Seal up the mouth of outrage for a while,
Till we can clear these ambiguities
As mentioned at several points in earlier chapters, David McGoveran has a proposal for resolving the ambiguities that can arise in connection with view updating (in the absence of information equivalence, that is). In this final chapter, I want to say something about that proposal. Before I do, however, there are some points I must make absolutely clear:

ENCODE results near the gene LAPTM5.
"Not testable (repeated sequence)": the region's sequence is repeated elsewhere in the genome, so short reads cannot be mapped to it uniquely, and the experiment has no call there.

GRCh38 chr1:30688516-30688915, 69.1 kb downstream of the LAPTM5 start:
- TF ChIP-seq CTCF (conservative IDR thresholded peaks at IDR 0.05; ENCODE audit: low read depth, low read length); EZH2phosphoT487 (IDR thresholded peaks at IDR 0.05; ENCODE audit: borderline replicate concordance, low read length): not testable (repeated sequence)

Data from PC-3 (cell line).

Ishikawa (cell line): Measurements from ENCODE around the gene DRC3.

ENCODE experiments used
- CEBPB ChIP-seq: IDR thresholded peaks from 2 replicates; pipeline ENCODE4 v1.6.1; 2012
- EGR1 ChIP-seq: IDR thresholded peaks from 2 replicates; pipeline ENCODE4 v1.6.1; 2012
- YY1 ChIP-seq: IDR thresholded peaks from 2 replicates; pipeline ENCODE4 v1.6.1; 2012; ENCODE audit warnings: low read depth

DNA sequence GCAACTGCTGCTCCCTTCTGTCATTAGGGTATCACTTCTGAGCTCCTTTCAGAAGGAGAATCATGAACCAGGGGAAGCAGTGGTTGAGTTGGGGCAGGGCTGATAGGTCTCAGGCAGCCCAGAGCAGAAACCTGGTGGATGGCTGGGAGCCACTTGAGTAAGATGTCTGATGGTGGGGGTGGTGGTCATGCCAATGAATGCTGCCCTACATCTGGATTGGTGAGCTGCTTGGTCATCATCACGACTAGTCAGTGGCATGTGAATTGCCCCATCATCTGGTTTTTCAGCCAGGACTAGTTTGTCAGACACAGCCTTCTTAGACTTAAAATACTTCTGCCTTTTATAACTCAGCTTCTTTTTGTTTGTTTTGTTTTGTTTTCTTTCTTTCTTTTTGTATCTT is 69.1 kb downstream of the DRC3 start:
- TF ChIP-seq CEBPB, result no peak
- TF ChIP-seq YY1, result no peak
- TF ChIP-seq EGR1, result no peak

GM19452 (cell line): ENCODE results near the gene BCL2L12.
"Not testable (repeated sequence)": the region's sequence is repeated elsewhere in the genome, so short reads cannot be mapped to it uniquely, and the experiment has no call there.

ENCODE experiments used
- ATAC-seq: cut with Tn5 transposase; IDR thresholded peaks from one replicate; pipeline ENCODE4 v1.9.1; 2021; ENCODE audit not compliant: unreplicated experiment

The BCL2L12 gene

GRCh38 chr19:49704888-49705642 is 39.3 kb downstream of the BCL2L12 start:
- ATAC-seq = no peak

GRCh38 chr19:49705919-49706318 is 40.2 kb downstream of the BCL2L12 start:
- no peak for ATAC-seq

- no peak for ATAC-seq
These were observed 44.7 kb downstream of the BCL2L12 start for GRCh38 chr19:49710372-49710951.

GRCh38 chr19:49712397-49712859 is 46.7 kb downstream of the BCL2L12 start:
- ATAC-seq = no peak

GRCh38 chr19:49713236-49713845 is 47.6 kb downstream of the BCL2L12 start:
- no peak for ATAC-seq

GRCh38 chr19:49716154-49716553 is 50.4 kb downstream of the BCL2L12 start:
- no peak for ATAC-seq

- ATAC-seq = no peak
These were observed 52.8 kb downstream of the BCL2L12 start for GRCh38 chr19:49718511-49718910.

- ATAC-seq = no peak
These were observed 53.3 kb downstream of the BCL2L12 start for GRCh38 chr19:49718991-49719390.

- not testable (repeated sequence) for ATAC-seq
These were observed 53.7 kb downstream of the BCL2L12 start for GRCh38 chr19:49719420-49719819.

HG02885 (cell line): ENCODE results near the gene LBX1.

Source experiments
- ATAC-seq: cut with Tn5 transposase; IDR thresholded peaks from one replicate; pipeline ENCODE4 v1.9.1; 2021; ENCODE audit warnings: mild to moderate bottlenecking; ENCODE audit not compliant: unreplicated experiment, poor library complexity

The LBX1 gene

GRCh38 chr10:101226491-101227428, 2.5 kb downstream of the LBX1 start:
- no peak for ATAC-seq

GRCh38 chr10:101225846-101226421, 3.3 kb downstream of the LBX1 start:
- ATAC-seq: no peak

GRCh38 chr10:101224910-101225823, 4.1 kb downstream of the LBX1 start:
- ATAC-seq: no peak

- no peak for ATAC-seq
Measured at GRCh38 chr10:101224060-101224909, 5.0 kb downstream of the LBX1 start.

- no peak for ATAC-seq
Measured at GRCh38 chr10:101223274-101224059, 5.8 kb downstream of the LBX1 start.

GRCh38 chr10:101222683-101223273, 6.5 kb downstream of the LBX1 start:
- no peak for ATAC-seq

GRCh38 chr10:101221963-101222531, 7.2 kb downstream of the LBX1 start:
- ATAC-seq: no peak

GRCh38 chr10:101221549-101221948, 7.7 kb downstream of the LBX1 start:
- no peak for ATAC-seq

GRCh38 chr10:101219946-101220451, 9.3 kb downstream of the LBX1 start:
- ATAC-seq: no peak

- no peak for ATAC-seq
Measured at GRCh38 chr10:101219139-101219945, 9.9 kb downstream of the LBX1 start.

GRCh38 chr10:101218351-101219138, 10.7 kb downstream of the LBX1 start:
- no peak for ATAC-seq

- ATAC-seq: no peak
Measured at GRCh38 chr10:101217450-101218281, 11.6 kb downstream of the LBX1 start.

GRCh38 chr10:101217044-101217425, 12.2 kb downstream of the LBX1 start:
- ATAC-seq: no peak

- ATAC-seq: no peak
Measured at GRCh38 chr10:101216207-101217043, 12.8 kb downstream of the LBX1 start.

To say only that his proposal resolves the ambiguities doesn’t begin to do justice to David’s scheme overall. Rather, that scheme is (of course) a scheme for addressing the database updating issue in its entirety. It begins by recognizing that, as I explained in Chapter 2, the only true variable—the only thing that can really be updated, logically speaking—is the entire database (or dbvar, rather, though it doesn’t use that term). The database, and the relvars within that database, are characterized by predicates; however, those predicates, unlike the ones I’ve been talking about in this book, are completely formal in nature. In particular, they completely subsume what in Chapter 2 I called the total database constraint. Update requests too are expressed in terms of such predicates (they might refer to relvars by name for user convenience, but such references serve merely as shorthand for the pertinent relvar predicates). Implementing an update request then consists in combining the database predicates ...